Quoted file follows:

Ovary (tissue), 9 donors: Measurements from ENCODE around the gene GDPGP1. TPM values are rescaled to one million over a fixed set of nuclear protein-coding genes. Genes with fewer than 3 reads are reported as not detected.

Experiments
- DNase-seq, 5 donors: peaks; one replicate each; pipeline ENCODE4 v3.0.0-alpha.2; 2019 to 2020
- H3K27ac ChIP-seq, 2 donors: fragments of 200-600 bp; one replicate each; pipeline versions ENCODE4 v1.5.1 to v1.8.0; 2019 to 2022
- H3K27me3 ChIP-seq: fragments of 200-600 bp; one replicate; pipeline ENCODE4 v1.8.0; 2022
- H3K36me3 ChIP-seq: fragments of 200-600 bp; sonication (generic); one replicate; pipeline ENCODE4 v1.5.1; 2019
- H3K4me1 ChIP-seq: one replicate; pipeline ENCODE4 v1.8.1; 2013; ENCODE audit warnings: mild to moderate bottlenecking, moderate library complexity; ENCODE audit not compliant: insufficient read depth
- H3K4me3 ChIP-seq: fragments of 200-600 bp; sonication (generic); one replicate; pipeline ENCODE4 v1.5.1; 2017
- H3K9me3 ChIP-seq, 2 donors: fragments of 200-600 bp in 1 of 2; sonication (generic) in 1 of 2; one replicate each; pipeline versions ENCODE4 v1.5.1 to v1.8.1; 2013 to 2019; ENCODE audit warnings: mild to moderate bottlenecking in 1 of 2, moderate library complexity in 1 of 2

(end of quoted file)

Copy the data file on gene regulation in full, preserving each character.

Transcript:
Ovary (tissue), 9 donors: Measurements from ENCODE around the gene GDPGP1. TPM values are rescaled to one million over a fixed set of nuclear protein-coding genes. Genes with fewer than 3 reads are reported as not detected.

Experiments
- DNase-seq, 5 donors: peaks; one replicate each; pipeline ENCODE4 v3.0.0-alpha.2; 2019 to 2020
- H3K27ac ChIP-seq, 2 donors: fragments of 200-600 bp; one replicate each; pipeline versions ENCODE4 v1.5.1 to v1.8.0; 2019 to 2022
- H3K27me3 ChIP-seq: fragments of 200-600 bp; one replicate; pipeline ENCODE4 v1.8.0; 2022
- H3K36me3 ChIP-seq: fragments of 200-600 bp; sonication (generic); one replicate; pipeline ENCODE4 v1.5.1; 2019
- H3K4me1 ChIP-seq: one replicate; pipeline ENCODE4 v1.8.1; 2013; ENCODE audit warnings: mild to moderate bottlenecking, moderate library complexity; ENCODE audit not compliant: insufficient read depth
- H3K4me3 ChIP-seq: fragments of 200-600 bp; sonication (generic); one replicate; pipeline ENCODE4 v1.5.1; 2017
- H3K9me3 ChIP-seq, 2 donors: fragments of 200-600 bp in 1 of 2; sonication (generic) in 1 of 2; one replicate each; pipeline versions ENCODE4 v1.5.1 to v1.8.1; 2013 to 2019; ENCODE audit warnings: mild to moderate bottlenecking in 1 of 2, moderate library complexity in 1 of 2